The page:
“He’s fainted…Hoss, help me get him inside. Adam, take that man into town and turn him over to the sheriff, tell him what’s been going on here and send Doc Martin out. Joe’s lost a lot of blood…”
Hoss carefully helped his father lift Joe’s body from the barn floor and carried him to the house. Adam, his gun still aimed at his brother’s attacker, shoved the man toward the door.
“Get moving,” he ordered Allen.
Allen gave the Cartwrights a menacing glare, angered that Joe’s family had unexpectedly returned, but he did as instructed. Slowly, he walked from the barn, shoulders slumped in defeat; not once did he look back at the man whom he had shot and whose heart he had ripped apart, piece by tiny piece. Once Allen Burton had mounted up, Adam tied the man’s hands together in front of him and then tied them a second time to the pommel so that Allen could not make a getaway.
“Hurry, Adam,” Ben called as he disappeared into the house.
The days and nights afterward had begun to blend together. Ben remained at his son’s side, encouraging, prompting and begging his son not to let the words and actions of an angry, grief-stricken man destroy him. But nothing he said could wipe from the young man’s memory nor his heart, the crushing and insulting verbal attack rendered by Allen Burton. Joe deemed it more excruciating than the three bullet wounds that had ripped apart his body.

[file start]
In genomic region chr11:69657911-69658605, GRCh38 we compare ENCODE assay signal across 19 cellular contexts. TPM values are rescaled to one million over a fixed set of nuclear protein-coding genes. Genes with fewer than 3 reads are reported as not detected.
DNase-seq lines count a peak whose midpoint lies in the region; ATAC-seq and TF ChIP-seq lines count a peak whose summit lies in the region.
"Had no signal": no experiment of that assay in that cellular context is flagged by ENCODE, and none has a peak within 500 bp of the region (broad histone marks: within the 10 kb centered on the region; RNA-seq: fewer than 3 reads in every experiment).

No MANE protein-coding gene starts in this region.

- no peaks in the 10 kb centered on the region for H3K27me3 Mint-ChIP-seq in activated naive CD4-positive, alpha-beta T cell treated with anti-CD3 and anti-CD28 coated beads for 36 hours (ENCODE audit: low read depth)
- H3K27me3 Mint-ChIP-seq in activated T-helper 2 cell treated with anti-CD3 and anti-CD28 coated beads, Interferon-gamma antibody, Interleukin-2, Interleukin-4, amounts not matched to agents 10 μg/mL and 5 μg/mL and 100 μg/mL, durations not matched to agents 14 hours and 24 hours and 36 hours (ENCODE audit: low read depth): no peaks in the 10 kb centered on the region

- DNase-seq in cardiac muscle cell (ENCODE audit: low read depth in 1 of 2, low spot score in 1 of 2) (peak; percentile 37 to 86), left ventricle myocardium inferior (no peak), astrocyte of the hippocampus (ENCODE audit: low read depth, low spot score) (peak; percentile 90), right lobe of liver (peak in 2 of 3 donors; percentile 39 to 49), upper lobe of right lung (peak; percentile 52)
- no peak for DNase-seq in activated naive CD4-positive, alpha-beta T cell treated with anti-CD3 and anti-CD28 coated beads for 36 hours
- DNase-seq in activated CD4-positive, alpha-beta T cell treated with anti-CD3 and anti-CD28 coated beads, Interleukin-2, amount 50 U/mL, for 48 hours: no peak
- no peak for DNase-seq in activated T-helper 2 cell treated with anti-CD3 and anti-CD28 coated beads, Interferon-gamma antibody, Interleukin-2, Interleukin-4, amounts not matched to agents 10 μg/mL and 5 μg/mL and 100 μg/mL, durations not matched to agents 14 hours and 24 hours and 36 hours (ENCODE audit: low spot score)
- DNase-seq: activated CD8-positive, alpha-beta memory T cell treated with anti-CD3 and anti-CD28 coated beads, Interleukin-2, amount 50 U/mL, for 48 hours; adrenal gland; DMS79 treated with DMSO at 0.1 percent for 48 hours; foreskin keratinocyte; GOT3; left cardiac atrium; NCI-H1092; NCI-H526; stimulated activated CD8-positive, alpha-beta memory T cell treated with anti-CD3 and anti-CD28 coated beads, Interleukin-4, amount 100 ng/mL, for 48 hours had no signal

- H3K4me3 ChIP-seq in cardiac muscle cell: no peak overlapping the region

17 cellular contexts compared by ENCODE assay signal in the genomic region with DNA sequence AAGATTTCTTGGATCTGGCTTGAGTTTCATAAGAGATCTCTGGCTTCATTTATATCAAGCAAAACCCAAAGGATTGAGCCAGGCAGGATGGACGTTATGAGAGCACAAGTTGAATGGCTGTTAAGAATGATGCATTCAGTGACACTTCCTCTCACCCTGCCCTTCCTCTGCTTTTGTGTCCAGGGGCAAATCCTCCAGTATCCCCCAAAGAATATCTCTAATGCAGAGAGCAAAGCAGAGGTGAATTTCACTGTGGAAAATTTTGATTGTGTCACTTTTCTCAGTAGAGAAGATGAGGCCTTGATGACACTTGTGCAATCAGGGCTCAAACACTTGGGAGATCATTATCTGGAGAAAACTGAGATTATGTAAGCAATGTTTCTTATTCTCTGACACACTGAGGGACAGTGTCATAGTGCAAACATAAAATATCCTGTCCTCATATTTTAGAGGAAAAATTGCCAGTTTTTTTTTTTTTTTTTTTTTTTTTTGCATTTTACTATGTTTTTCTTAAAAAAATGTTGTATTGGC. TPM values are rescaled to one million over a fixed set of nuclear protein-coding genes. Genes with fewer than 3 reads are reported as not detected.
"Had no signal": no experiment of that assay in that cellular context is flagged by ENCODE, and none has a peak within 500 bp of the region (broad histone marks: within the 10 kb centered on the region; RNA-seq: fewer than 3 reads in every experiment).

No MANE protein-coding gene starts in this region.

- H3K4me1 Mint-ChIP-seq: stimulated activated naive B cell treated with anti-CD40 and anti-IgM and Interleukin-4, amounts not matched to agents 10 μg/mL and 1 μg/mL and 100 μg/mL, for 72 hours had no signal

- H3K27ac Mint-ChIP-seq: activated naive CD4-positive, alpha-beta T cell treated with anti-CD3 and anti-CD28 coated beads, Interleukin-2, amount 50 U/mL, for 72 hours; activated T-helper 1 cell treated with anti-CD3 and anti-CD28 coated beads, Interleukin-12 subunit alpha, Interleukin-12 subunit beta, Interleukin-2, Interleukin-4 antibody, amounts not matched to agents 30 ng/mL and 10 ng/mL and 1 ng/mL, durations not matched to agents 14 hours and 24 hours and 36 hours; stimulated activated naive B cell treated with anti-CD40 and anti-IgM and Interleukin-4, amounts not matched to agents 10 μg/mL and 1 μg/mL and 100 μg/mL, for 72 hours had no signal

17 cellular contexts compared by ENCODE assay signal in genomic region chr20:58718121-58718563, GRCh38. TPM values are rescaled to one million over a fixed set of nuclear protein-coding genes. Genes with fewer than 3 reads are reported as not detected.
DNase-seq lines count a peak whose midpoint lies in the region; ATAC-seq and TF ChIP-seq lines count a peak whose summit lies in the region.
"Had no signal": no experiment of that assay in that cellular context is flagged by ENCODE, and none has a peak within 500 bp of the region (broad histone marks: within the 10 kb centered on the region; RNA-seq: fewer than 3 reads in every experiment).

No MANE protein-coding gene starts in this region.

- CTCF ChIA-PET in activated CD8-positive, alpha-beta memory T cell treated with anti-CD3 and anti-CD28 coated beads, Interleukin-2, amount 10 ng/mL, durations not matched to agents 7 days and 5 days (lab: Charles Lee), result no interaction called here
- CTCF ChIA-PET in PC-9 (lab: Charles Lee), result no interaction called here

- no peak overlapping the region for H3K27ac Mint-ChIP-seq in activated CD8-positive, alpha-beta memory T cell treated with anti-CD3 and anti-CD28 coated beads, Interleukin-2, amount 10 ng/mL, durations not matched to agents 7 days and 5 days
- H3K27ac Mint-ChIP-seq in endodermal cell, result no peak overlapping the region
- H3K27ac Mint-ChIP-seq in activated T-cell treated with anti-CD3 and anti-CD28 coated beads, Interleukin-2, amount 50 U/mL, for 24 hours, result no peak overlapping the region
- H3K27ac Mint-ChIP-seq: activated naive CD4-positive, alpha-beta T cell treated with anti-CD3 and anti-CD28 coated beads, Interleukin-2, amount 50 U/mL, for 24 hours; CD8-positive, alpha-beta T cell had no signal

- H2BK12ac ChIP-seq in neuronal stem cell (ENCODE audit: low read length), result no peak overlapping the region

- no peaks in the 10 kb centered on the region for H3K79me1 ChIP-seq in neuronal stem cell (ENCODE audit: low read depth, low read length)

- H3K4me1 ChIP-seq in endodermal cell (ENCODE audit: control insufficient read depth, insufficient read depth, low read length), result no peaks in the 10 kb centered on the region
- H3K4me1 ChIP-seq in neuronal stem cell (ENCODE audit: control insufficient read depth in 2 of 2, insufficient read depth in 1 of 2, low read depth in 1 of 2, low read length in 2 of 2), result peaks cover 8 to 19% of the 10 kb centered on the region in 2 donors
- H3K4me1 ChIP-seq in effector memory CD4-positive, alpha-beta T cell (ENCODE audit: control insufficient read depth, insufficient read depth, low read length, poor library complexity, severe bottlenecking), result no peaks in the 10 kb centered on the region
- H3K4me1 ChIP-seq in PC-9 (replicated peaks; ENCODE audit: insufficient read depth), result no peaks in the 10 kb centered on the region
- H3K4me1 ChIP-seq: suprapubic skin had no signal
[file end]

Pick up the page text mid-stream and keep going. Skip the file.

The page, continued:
In the deepest recesses of his mind, Joe could picture the lovely Marge Burton and her happy, carefree expression so doused in love for the man whom she was to be reunited with. And then, the harsh, biting knowledge that Marge had been expecting a baby had taken its toll on the youngest Cartwright, who already suffered with guilt over the unfortunate accident. Ben feared his son was beyond help in that Joe had sunk so deeply into despair that nothing short of a miracle could save his son. Little did the elder Cartwright realize that he had, without his knowing, begun the process of such a miracle…
Ben opened his eyes, for a movement on the bed had awakened him. Joe was tossing his head from side to side, fighting the demons that tormented his thoughts. Quickly, Ben dampened a cloth and applied it to his son’s forehead, wiping the tiny beads of moisture from the young man’s brow.
“No…no…” Joe moaned.
“Joseph?” Ben cooed in his deep, tender voice. “Open your eyes, son…”
“Yes…I’m here, son.”
“No…you…can’t do…it…please, Pa…please,” Joe beseeched as he tried to focus his eyes on his father’s face.
Ben’s expression showed his bewilderment; he drew himself closer to the bed’s edge and leaned nearer to his son.
“I don’t understand, Joe…what is it that you don’t want me to do?”
“Please…no…” Joe breathed, barely making a sound.
At that instant, the door opened and Hoss and Adam entered the room, circling the bed.
“He’s awake?” Hoss asked.
“Not quite…but he’s trying to open his eyes…and he’s trying to tell me something,” Ben said, glancing at the other two men.
“Joseph, come on, son…open your eyes…please…”
All three watched how the youngest member of the family strained to open his eyes but how miserably he failed in his attempt.
“He’s too weak,” muttered Adam. “He needs nourishment,” he declared in a near angry tone. “I’ll be right back.”
Adam hurried from the room while Ben and Hoss continued to encourage Joe to open his eyes. Minutes later, Adam returned carrying a tray containing a bowl of hot broth that he placed on the table next to the bed. He handed the bowl to his father.
“See if you can get him to eat some of this,” Adam suggested.